In December 2021, just as I was about to send the final draft of my book on forgiveness to the publishers, The Forgiveness Project’s founding patron, Archbishop Demond Tutu, died. This was followed a month later by the death of the Buddhist monk and spiritual teacher Thich Nhat Hanh. Both men had been courageous and radical peace activists, renowned for being visionary leaders. It felt like the world had lost two moral giants.

Desmond Tutu and Thich Nhat Hanh were also two of the people who most inspired me to spend nearly two decades of my life exploring the complex geography of forgiveness. I appreciated them particularly as they were able to speak beyond the boundaries of religion and, despite having witnessed suffering on a global scale, were able to help people address all the familiar harms and resentments of their everyday lives.

Desmond Tutu would often dispel the commonly held notion that forgiveness means reconciliation. He once explained that if someone is constantly abusing you, being ready to forgive doesn’t mean you have to be a masochist and hang on in there. In fact, it is far better to release the relationship than to renew it. In other words, you can turn your back on toxic relationships and still forgive. He also often spoke about forgiveness being the best form of self-interest, a kind of self-preservation, counselling people to forgive not because those who have hurt you deserve forgiveness, ‘but because you deserve peace’.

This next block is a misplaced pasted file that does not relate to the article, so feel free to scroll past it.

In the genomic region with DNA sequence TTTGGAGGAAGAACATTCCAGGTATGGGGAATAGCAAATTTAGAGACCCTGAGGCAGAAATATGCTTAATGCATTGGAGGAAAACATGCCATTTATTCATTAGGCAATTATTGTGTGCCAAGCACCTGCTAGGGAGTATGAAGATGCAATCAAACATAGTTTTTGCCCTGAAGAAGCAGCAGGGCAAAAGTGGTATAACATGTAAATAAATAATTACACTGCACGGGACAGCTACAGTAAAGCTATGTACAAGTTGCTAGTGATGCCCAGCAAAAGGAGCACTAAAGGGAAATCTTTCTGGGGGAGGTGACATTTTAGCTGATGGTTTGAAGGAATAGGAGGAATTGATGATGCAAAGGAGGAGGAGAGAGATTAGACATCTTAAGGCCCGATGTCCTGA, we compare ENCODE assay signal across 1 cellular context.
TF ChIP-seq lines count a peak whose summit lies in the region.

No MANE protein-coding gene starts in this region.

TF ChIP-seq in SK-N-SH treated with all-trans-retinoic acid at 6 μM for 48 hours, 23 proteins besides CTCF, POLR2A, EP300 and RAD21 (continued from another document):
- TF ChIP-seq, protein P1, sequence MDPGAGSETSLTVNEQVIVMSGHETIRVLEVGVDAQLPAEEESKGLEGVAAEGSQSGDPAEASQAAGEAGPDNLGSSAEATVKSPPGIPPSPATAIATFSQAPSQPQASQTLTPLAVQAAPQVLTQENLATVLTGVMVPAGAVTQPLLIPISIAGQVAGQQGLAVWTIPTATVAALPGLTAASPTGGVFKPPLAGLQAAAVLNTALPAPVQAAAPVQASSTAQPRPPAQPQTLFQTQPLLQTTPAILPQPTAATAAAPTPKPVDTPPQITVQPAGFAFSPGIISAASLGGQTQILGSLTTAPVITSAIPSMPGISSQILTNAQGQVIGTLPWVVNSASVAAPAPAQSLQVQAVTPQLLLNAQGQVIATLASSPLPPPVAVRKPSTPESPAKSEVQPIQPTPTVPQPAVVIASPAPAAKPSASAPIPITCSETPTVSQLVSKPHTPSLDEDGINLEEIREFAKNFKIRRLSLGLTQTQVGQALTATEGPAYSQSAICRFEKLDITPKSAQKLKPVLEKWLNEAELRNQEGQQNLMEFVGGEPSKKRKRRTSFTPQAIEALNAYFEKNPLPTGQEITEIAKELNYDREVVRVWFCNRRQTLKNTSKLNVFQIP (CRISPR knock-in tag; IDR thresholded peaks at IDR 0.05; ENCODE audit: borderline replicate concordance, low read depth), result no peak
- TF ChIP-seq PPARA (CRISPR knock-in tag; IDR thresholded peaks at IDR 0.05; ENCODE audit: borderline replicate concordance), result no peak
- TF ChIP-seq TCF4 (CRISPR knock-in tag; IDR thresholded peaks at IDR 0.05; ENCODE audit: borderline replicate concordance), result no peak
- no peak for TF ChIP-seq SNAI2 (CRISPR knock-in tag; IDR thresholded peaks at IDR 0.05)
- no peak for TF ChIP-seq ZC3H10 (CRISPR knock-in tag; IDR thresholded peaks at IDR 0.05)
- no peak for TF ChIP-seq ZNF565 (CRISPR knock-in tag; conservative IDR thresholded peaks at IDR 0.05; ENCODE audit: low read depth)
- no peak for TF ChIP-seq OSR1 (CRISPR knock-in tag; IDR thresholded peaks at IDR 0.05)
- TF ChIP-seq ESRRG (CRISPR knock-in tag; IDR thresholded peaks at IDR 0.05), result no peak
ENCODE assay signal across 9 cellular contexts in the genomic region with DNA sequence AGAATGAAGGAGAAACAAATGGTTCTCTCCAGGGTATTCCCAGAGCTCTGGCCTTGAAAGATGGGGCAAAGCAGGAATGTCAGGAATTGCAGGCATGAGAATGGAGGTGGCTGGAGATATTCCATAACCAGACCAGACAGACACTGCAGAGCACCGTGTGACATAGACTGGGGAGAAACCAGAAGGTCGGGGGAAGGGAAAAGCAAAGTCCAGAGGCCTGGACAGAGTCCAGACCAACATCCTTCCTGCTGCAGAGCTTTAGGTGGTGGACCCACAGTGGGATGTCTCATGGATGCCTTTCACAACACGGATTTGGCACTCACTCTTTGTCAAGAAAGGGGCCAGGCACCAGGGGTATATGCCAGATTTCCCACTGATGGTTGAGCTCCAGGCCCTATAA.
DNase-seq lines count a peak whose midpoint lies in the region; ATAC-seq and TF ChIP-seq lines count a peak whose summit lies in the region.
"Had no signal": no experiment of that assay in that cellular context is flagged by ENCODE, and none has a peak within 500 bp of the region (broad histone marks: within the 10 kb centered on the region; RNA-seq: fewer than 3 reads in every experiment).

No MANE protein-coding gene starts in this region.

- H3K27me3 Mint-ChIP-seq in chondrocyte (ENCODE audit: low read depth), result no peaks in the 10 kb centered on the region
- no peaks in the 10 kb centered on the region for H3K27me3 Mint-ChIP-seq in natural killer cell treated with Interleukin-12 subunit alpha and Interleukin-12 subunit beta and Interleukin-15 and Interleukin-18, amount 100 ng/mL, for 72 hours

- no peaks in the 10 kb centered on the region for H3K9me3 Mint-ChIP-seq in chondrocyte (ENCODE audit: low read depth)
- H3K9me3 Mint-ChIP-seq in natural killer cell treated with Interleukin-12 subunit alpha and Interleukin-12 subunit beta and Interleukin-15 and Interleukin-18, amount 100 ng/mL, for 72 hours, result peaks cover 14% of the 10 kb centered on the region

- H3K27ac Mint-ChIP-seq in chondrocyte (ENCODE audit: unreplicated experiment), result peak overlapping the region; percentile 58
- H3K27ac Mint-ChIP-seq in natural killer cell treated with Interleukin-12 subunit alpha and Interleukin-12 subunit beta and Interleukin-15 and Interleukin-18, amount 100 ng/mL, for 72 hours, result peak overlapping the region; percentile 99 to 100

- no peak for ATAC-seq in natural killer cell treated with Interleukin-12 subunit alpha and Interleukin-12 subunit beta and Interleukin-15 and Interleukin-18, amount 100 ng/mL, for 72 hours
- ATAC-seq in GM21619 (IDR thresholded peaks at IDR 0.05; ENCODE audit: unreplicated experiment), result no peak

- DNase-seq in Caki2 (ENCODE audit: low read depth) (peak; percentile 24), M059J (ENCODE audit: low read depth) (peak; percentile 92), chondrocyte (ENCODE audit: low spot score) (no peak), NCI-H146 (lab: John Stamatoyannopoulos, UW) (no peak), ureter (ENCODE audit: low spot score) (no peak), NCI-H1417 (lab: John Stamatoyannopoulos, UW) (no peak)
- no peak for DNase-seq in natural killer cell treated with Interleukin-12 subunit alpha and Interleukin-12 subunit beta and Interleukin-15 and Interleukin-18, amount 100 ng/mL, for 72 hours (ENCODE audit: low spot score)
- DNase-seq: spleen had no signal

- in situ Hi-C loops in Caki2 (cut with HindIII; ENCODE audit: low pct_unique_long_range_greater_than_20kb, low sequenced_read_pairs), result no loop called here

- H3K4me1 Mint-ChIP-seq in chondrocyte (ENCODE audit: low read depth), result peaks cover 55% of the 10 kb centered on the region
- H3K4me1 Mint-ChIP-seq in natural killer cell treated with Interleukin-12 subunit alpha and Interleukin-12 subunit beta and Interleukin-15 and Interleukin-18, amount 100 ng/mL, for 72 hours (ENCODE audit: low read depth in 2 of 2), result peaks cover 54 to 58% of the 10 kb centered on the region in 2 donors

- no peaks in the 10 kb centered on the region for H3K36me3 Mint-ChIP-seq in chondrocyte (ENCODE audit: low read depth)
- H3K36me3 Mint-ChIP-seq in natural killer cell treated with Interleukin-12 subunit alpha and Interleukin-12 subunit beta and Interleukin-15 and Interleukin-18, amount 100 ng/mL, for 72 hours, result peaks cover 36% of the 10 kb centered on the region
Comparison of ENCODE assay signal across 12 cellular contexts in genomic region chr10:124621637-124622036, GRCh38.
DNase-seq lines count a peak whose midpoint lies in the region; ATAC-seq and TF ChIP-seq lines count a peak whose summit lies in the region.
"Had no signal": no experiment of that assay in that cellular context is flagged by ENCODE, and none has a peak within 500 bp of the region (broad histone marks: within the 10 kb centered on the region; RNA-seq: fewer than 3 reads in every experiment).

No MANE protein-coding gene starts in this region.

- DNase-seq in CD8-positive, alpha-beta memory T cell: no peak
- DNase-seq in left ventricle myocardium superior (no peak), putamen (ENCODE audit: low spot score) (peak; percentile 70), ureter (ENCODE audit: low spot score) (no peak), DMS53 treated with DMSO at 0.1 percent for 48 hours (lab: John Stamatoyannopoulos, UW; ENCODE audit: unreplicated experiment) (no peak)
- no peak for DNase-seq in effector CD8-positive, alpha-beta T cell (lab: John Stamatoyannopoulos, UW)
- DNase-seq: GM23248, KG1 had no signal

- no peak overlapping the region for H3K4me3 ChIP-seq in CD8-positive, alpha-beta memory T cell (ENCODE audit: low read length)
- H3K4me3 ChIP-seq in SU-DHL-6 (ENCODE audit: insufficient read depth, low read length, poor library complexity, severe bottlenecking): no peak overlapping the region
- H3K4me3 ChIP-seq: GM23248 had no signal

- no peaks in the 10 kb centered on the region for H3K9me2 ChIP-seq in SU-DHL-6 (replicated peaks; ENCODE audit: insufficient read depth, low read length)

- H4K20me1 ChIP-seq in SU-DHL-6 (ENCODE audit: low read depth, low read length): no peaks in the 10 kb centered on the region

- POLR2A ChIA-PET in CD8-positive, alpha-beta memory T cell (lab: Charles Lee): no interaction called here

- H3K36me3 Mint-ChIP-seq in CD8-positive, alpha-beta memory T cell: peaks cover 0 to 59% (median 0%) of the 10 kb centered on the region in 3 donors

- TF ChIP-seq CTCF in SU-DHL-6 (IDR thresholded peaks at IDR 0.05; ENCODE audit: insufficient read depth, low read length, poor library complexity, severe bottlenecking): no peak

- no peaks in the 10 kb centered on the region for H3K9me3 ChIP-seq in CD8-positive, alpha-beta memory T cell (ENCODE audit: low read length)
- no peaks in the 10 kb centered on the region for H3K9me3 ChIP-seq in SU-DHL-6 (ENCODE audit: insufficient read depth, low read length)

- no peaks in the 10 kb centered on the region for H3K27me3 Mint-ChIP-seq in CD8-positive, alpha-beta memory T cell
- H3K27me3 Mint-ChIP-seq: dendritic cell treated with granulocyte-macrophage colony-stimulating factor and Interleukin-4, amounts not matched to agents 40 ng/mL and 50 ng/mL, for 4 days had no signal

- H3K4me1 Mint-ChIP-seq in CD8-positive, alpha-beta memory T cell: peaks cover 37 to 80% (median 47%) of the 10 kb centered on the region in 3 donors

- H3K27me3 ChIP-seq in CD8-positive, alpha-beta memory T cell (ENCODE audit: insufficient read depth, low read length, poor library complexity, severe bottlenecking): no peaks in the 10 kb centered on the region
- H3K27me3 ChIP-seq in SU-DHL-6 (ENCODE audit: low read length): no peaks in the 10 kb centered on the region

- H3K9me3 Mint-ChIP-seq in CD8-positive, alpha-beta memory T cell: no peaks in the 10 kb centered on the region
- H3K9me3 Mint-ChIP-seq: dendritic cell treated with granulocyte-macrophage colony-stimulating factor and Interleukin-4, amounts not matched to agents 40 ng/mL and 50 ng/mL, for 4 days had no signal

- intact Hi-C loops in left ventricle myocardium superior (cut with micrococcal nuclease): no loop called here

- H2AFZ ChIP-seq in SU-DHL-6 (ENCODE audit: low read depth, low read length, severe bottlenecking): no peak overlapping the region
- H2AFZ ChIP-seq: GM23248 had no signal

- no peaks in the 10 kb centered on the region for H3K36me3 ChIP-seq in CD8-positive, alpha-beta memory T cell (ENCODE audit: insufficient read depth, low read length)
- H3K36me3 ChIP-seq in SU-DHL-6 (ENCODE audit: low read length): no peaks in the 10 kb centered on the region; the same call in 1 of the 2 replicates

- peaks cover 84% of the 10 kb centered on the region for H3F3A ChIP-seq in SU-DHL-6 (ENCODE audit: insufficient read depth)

Thich Nhat Hanh’s life of reflection led him to believe that forgiveness was the key to creating a peaceful, just and sustainable world, and he maintained that ‘only when compassion is born in your heart, is it possible to forgive.’ In the film The Power of Forgiveness he recites a meditation for the ‘many angry sons and daughters’ who cannot make peace with their parents. In a soft, measured voice you can hear him instructing a room full of people with the words: ‘breathing in I see myself as a 5-year-old child; breathing out I hold that 5-year-old child with tenderness. Breathing in I see my father as a 5-year-old boy; breathing out I smile to my father as a 5-year-old boy.’ The point he is making is that only when you are able to visualise your cruel father or mean mother as a fragile and vulnerable 5-year-old, can you begin to understand and feel compassion for the person they have become.

Thich Nhat Hanh’s process to soothe the wounded hearts of adult children may not be easy but it has been adapted in multiple settings.

So many people who have shared their forgiveness journeys with me, have managed to free themselves from mental angst and bondage. Forgiveness is a virtue based on the ability to love when others are not loving you. Only then will a shift or transformation take place; only then can relationships be rebuilt and restored.

MARINA CANTACUZINO